Getting Started with 3D Modelling Software Part 2

Last week I gave you an overview of the most widely used 3D modelling software. Now, it is time to present my own first 3D models. I have only recently begun diving into 3D design, so my models are fairly simple. You can build them, using the default shapes provided in SketchUp Make and Blender. In addition, they are easy to print out and don’t require support structures.

3D Modelling With Blender

For my first Blender design, I decided that I will turn our logo image into a printable 3D model. However, converting a pixel image to a vector and then importing that vector into Blender turned out to be way beyond my still limited skills. Thus, I had to make my own 3D text from scratch.

 As I pointed out in my previous blog post, there is a wealth of video tutorials and articles for Blender enthusiasts of all levels. If you want a concise, accurate and easy-to-follow tutorial on 3D text, I recommend Blender Sensei. I managed to build my 3d text and prepare it for printing in less than 15 minutes – isn’t that cool?

If you follow the instructions precisely, you would be able to make an awesome 3D text, too. When it comes to getting it ready for 3D printing, here are some time-saving tips:

  • Make sure to adjust your measurements to “metric” and scale your model properly
  • Activate  the “3D PrintToolbox” and “Looptools” addons
  • Add a base under your text
  • Make sure you have selected your whole object before hitting ”export” (pretty obvious, but I did miss it)

3D Modelling With SketchUp Make

With SketchUp I was again looking for a model which is not too complex and doesn’t have any overhanging parts.


I used this clear and understandable tutorial, provided by Thonnings and I was able to design my 3DPrintWorks keyring very quickly. As a modelling tool SketchUp is a lot easier to use than Blender, so you are less likely to spend hours building an amazing model which turns out to be unprintable. However, there are a couple of things I would like to point out about working with SketchUp Make.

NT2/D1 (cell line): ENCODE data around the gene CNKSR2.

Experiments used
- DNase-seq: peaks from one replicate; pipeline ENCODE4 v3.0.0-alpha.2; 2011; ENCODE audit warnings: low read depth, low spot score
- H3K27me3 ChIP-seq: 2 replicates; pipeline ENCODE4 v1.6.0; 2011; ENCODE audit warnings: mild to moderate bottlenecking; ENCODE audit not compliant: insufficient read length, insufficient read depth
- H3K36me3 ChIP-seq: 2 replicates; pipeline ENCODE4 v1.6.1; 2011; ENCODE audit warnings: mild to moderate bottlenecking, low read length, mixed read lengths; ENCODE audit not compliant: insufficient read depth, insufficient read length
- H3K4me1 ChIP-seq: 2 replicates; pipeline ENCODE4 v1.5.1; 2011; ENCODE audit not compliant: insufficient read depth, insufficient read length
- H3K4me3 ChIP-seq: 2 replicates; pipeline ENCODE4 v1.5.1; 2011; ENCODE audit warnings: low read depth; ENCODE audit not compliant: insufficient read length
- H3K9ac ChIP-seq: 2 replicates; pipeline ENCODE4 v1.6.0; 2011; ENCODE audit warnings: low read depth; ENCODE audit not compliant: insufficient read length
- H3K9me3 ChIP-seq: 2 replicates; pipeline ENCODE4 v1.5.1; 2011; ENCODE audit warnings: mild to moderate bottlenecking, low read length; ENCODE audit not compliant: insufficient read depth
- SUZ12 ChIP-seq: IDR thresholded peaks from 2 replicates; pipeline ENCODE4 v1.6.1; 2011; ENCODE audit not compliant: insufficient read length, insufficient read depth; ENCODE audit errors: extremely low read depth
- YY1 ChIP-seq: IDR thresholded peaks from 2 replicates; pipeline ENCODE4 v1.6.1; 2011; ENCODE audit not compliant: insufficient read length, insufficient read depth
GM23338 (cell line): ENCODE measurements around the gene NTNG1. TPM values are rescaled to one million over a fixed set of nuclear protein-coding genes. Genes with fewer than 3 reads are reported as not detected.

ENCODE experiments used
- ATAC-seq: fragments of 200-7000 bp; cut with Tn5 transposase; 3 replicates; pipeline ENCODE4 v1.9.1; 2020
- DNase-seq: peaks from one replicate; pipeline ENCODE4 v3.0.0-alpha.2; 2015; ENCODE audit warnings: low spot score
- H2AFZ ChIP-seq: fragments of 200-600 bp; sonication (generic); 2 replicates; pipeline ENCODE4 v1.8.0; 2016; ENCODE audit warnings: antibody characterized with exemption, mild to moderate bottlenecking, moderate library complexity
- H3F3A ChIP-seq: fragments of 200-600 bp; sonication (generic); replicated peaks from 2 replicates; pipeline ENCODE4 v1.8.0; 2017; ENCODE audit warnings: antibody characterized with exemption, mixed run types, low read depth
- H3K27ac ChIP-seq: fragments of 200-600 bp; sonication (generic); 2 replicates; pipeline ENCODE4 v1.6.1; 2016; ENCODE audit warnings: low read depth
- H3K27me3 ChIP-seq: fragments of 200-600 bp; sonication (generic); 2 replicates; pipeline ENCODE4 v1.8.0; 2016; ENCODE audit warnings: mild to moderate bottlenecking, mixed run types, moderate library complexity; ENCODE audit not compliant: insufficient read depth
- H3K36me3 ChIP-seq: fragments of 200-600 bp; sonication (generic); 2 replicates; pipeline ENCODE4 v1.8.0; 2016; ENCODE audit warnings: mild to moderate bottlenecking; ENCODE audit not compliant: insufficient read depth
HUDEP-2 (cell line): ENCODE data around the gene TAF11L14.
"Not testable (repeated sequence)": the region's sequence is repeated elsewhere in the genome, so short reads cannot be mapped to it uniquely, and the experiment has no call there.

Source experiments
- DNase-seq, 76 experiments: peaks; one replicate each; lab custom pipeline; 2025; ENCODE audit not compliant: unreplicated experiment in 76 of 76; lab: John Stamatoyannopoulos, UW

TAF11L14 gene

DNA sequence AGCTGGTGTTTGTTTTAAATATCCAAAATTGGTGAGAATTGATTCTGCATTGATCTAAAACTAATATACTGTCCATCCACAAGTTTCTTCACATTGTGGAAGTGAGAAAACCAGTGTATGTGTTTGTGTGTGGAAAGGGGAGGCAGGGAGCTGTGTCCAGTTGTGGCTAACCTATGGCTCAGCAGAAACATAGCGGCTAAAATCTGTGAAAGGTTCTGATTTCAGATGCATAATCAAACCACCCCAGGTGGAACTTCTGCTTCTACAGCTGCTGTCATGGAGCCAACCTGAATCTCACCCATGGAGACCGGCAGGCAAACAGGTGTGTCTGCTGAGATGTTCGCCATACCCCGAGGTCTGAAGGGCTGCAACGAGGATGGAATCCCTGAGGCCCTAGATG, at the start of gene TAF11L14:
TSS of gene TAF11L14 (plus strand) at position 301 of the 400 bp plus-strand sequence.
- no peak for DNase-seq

• You need to download an stl extension from the SketchUp Extension Warehouse if you want to make your models printable
  • The registrations to the SketchUp Extension Warehouse requires access to your Google identity and your Gmail inbox
  • Installing the stl extension grants the plug-in access to files and folders on your computer and it can even delete, add or change your data. Needless to say, I wasn’t too excited to trade off my privacy (and security) in order to make my design printable.

Finally, I hope that all the points mentioned above have inspired you to try out some of these modelling tools and build your own models! If I can find my way around 3D modelling software, you can, too! Don’t forget to keep an eye on our social media channels where I’ll share pictures of my printouts.